Before Net Neutrality Eats the World (Part 5): The Fallacies Motivating Net Neutrality

(Note: On September 9, the U.S. Court of Appeals for the D.C. Circuit will hear oral arguments in Verizon’s challenge of the Federal Communications Commission’s December 2010 Order on “Preserving the Free and Open Internet.” This series explores fundamental issues at stake.)

Net neutrality is one variant of government-backed forced access to someone else’s property.

So it is not a new notion, but one rooted in discredited ideas of natural monopoly and a longing for common carriage.

Natural monopoly is unseen in nature. But monopolies are frequently created and officially sustained by governments through such vehicles as exclusive franchises and regulatory “certificates of convenience and necessity.”

In all the great network industries that cry out for liberalzation but that attract misguided calls for forced access instead, competition is outlawed, or was until recently illegal.

It’s been pointed out that, in the electric power industry, if you run an extension cord across the street, you go to jail. The local utility has a protected monopoly franchise.

We’ve put most of that behind us in communications, and wired and wireless and satellite options abound; blimps are on the way, and we’ll probably see communications drones before Hyperloop Alpha.

But the policy incarnations of the residue of natural monopoly philosophy inevitably induce calls for forced access to others’ technologies and networks.

Examples have included: the “retail wheeling” proposals for access to the power grid (instead of just ending monopoly franchises) that have destroyed the prospect of electricity liberalization for at least a generation; the forced access to the Microsoft Windows Desktop for competitors; and the demands for Google to be less successful so that rivals could have access to the eyeballs that Google had attracted.

(Incidentally, like forced access schemes, antitrust is a corporate welfare policy that transfers customers already secured by a firm to a rival who had not attracted those customers. It is sometimes wrongly touted as an alternative to net neutrality.)

Our modern problem embodied in the net neutrality war is not rooted in a lack of competition today, but in yesterday’s outlawing of competition. Urges to maintain that regulatory oversight in lieu of liberalization and actual competition are the fuel and oxygen of net neutrality.

Since it is a consciously anti-competitive framework, net neutrality is “not neutrality.” In that light we can see that Federal Communications Commission’s (FCC) net neutrality campaign rests upon numerous misperceptions and outright untruths about competitive markets and capitalism. Among these fallacies:

  • Infrastructure companies and content companies are naturally and inherently at odds.
  • Network competition requires political or regulatory force to exist.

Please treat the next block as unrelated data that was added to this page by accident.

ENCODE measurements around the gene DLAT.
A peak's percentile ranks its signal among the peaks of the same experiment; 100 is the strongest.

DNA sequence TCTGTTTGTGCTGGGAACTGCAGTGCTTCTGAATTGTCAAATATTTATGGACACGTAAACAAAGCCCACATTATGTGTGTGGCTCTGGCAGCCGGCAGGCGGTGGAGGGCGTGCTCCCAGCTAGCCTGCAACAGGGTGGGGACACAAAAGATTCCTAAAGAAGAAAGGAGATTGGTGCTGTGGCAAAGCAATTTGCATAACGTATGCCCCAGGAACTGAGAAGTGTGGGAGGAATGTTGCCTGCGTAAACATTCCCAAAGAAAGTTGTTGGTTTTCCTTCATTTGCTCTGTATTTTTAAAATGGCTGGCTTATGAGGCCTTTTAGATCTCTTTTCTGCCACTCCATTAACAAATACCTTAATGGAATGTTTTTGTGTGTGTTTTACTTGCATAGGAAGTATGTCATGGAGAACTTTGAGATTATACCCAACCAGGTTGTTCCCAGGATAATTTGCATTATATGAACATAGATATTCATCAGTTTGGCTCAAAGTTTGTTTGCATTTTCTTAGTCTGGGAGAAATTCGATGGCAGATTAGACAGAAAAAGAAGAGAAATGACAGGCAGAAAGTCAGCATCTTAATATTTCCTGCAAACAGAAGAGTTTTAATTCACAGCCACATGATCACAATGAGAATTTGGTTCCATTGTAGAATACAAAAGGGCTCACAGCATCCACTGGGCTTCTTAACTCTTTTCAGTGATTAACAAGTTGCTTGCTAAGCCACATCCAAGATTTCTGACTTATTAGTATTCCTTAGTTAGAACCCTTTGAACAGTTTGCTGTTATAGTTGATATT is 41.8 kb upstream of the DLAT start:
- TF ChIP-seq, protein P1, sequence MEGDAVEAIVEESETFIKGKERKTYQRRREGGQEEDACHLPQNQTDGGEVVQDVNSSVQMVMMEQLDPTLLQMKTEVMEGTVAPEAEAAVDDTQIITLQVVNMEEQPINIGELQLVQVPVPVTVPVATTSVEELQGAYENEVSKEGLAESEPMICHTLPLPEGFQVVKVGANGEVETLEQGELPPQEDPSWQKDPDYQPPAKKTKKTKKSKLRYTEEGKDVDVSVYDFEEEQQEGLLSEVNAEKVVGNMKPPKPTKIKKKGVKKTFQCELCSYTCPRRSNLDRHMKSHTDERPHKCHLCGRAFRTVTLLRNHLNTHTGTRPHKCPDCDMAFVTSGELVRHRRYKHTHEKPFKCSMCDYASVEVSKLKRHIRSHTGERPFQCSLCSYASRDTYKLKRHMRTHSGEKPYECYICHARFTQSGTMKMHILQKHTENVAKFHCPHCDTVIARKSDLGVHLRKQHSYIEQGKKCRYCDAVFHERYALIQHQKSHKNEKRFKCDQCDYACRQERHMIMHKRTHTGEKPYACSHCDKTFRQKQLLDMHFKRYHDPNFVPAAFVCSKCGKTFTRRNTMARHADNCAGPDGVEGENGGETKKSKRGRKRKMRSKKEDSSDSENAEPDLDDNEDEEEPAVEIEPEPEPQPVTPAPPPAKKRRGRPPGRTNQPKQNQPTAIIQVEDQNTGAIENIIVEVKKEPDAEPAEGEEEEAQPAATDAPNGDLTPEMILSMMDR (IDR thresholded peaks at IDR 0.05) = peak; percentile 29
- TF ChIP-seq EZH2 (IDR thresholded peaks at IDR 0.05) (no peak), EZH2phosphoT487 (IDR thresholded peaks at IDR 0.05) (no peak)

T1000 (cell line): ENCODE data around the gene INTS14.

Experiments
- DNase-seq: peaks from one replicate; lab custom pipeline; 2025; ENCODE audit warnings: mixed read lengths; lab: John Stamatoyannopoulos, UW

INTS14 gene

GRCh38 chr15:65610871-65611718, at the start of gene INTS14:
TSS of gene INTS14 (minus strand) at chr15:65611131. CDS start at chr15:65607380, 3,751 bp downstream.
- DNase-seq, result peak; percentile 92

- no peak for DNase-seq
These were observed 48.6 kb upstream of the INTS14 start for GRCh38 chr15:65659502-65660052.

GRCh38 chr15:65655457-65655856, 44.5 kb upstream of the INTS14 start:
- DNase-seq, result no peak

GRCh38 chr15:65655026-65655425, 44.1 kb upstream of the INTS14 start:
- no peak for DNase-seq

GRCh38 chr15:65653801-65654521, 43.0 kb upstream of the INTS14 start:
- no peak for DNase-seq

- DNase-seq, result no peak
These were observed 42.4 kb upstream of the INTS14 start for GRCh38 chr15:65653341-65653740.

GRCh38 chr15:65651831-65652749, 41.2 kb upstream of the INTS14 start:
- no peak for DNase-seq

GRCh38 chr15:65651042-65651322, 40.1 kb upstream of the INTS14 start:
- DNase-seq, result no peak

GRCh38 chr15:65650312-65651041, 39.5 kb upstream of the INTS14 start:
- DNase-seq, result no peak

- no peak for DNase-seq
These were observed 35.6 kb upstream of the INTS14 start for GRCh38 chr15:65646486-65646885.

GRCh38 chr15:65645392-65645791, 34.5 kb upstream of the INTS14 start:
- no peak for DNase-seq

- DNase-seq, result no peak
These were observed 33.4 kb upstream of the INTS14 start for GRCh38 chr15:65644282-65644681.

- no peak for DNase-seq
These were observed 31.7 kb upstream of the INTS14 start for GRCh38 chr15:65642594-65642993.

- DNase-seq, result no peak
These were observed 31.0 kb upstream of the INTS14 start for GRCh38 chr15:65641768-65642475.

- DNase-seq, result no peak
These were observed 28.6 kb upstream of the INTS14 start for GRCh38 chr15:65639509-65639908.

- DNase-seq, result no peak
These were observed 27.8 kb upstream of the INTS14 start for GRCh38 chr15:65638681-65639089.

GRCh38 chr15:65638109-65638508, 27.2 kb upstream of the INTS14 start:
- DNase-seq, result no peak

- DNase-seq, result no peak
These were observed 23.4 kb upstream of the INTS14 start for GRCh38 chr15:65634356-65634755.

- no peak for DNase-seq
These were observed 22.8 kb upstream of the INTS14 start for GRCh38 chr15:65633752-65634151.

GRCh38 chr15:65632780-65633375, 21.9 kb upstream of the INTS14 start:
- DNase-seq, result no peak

• Discrimination is bad, and that such a thing as “non-discrimination” exists.
  • Net neutrality is not itself a form of picking sides (or discrimination, as it were)
  • Infrastructure companies should not control content; however, content companies, in conjunction with bureaucracies backed by legislation and regulation, should control infrastructure. (See yesterday’s installment of “Before Net Neutrality Eats The World”)
  • Government enforced net neutrality spawns “openness”; Market impulses do not.
  • Communications flows (video, information, voice, future innovations like holograms, etc.) are maximized by neglecting, indeed blocking, the liberalization of and enforcement of property rights in grids.
  • Networks themselves cannot be regarded as a competitive unit in any sense: only the movement of bits from point A to point B on an existing network counts as competition. Networks best exist as passive husks, not dynamic forms of infrastructure wealth created, managed and duplicated in response to price signals and technological advance.
  • “Market failures” matter, government failures do not exist (indeed, they are of little concern in the 2009 Notice of Proposed Rulemaking and the Order on Preserving the Free and Open Internet).
  • Infrastructure companies’ interest lies in withholding services, in not exploiting gains from trade with content companies whatever petty transitory jealousies may exist.
  • Wall Street, rivals, advertisers, shareholders, consumers and the media are inherently passive and cannot react to discipline inefficient network management, or engage the capital markets to generate new bandwidth infrastructure themselves.
  • Alternative, profit-driven modes of future infrastructure expansion and organization matter less than FCC regulating the mode that happens to exist in 2013. User ownership of grids; liberalization of non-telecom network industries to enable wide-scale, cross-industry infrastructure consortia; “splintering” into and out of the public net by private carriers — all have no role to play and may safely be ignored and sacrificed in favor of net neutrality.

The philosophy underlying FCC interference will undermine alternative modes of competitive discipline and alter technological trajectories in harmful ways. Regulators amplify “market failure,” ignoring political failure.

Next time: Does “Market Failure” Demand Neutrality Regulation?